March can be an exciting and very busy month for gardeners!  

We have a list of things to help you get started. Of course you may have to adjust to your growing area, as we are all different. We are in zone 8. 

Sowing and Growing

A lot of seed can be sown in March, but keep a good eye on the weather. Snow and cold winds will put gardeners on hold and it’s usually worth waiting for better conditions. If its to cold outside, then wait before sowing into outdoor beds or start seeds in pots. These can go into a cold frame or even under sheltered areas or tunnels. Choose seeds that don’t need added heat and be prepared to look after small plants until weather allows you to plant them out. Many vegetable varieties are at a cross over point, meaning you can plant either by seeds or transplants.  

Sow Now

Beets, leeks, celeriac, Brussels sprouts, peas, broad beans, lettuce, parsnips, salad leaves, spinach, summer cabbage, cauliflower and turnips.  

Plant Now

Onion plants, shallots, early potatoes, peas, lettuce, spinach, broccoli, cauliflower, cabbage, bok choy, leeks.

Keep plants frost free. Cover newly planted onion and potato leaves because they can be killed by frost if they emerge in cold weather. New onions can bolt if they are hit by a hard freeze.

Make mulch your best friend this year! Mulch holds in moisture, helps prevent weeds and helps cool roots when the hot summer sun comes. Start to Mulch between rows of established plants in the vegetable garden and perennial gardens. 

Mulch asparagus beds

While they are still dormant, it’s the ideal time to give them a final clean through in readiness for the new spears that appear in coming months. Carefully remove any weeds along the rows, taking care not to disturb the shallow roots or new shoots that are only a few inches below the surface. When weed free, apply a good thick mulch of garden compost, composted manure or mushroom compost over the bed. Ideally, it should be around 2 inches deep or even a little more. This will help seal in the moisture through the growing season, keep the soil in good, fertile condition and smother any weeds. 

Plant New Strawberry Plants

You will often see pots of strawberry plants for sale in March. These may already have open flowers or they may have small buds, or just show promise of later flowers with some healthy foliage.  Be picky and look for the strongest plants that you can. Strawberries do well with some good garden compost dug into the bed.  Scatter kelp meal, and bone meal into the bed and slightly work in. If your soil is alkaline, using an Acid Mix fertilizer may be a better choice of plant food. We don’t use manure, as we find we get more leaf and fewer fruits. Mulch to keep the soil moist and weeds down. If birds are an issuer you may want to cover with floating row cover or Bird-X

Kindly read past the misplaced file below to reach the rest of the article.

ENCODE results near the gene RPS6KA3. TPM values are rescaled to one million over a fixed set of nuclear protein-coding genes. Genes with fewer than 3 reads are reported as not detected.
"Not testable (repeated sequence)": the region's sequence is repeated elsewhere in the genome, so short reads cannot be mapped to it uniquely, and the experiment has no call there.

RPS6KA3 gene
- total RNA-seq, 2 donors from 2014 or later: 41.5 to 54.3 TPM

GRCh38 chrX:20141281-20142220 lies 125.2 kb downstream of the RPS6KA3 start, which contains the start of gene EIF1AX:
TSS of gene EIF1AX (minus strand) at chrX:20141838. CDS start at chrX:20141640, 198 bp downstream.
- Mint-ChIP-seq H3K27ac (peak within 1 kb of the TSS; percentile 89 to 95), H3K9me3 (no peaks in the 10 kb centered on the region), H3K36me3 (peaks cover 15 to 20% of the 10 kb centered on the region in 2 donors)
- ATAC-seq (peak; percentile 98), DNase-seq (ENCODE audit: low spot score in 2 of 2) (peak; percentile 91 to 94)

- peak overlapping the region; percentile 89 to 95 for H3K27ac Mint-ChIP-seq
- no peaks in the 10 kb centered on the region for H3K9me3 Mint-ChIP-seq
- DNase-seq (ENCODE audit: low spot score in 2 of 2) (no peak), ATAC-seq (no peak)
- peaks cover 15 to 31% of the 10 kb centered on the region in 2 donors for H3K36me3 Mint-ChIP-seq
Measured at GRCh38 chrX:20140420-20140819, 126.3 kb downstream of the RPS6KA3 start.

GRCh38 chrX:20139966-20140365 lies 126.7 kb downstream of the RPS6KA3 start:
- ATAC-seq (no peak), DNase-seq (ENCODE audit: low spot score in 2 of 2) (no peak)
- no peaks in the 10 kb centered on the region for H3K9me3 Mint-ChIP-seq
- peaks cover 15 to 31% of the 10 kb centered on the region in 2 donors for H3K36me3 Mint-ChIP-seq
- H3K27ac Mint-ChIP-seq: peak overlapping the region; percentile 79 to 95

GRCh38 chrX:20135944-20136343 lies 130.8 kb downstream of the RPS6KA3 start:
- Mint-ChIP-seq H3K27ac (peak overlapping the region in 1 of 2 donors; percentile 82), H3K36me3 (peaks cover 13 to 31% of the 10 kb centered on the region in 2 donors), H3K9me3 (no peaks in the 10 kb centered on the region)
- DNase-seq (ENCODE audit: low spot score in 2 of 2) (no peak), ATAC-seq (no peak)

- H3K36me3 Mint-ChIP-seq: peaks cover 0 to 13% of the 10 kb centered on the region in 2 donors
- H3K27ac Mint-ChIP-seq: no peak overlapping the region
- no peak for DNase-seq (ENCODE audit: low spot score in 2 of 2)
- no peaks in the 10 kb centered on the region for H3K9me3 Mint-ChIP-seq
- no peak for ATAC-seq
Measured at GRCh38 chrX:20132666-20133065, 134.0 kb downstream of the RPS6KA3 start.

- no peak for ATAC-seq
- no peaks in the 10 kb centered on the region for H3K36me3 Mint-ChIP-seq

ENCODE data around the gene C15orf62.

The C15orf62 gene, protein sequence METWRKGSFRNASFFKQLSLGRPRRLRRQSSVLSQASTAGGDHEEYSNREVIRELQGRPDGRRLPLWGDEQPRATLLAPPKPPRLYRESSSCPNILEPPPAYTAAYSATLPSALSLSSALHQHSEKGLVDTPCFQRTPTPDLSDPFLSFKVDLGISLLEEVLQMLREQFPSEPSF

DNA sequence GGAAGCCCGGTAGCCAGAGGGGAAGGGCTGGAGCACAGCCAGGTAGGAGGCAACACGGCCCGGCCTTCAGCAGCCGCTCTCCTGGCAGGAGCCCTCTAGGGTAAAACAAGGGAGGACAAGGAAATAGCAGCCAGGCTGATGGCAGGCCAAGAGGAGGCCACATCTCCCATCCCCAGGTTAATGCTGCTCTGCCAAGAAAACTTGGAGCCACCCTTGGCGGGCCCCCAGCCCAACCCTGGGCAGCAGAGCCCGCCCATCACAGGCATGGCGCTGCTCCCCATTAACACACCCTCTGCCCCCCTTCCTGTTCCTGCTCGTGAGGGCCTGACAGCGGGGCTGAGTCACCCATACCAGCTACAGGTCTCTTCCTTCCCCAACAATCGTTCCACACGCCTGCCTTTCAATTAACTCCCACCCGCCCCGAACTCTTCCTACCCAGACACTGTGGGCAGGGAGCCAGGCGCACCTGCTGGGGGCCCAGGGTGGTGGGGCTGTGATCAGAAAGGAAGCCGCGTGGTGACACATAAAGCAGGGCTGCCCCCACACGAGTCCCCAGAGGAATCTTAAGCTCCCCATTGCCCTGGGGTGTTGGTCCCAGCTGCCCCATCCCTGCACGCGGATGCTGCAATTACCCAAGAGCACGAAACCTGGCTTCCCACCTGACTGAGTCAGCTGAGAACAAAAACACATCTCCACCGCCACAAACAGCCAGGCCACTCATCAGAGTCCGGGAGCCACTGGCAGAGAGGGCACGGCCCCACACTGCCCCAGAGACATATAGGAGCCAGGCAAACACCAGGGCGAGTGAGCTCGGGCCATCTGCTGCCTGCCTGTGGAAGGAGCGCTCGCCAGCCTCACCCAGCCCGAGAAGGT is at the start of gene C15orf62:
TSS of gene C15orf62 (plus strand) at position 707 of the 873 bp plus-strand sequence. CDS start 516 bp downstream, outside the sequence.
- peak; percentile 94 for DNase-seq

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Fire Cider….Plus

Every herbalist has their own version of Fire Cider. Even I like to create mine different, for the different needs at different times. But there are the basics that fire cider is made with.

This vinegar concoction has a bold taste with an interesting combination of sweetness, sourness and spice. Most take fire cider is taken during winter months as a preventive remedy from colds and flu.


1 cup minced yellow onion

1/2 cup grated horseradish

1/4 cup minced garlic

1/4 cup grated ginger

1/4 piece of fresh cayenne or 1/2 teaspoon dried cayenne, or to taste

2 tablespoons dried thyme

2 teaspoon whole black peppercorn

1/2 lemon, thinly sliced

1/4 cup raw honey, or more to taste

2 2/3 cups raw, unfiltered apple cider vinegar

Place the onions, horseradish, garlic, herbs, spices, and lemon into a 1 quart jar. Add honey. Fill the jar with vinegar. Be sure to cover all the ingredients. Cover with a glass or plastic lid. If using a metal lid, place parchment or wax paper between the lid and the jar. Vinegar will corrode metal lids, and we certainly don’t need those toxins in our fire cider. Shake well. Let the jar sit for 2 to 3 weeks. For the first few days, shake the jar well once a day. Strain the vinegar into a clean jar. Refrigerate and use within a year.

When a body needs an extra boost of immunity you can add other ingredients to your fire cider. Particularly this year I have added a couple key ingredients to help my immune system. By adding Elderberry and Astragalus, it will improve your immunity power! I add 1/4 cup of each.

If you are taking fire cider as a preventive remedy, take a tablespoon, one to three times per day. If you are using it to ward something off, take a tablespoon every hour. It can be diluted with a little water or even used as a salad dressing.

Almost all of these ingredients can be grown organically at home. Horseradish is a perennial that can be grown and harvested in the late fall or early spring. It seems to have better flavor than anything I can buy.

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Growing Peas

Peas are a cool-weather crop that is easy to grow and rewarding.  Fresh peas are a delight beyond any frozen and especially canned!  Tender shoots and pods can be used as well as the peas themselves.

Peas need a sunny location with rich loam soil.  Work the soil over to the depth of 1 foot, incorporating well-rotted organic matter (compost).  Good drainage is essential, as peas are prone to rotting.  If your soil is acidic, add lime at this time.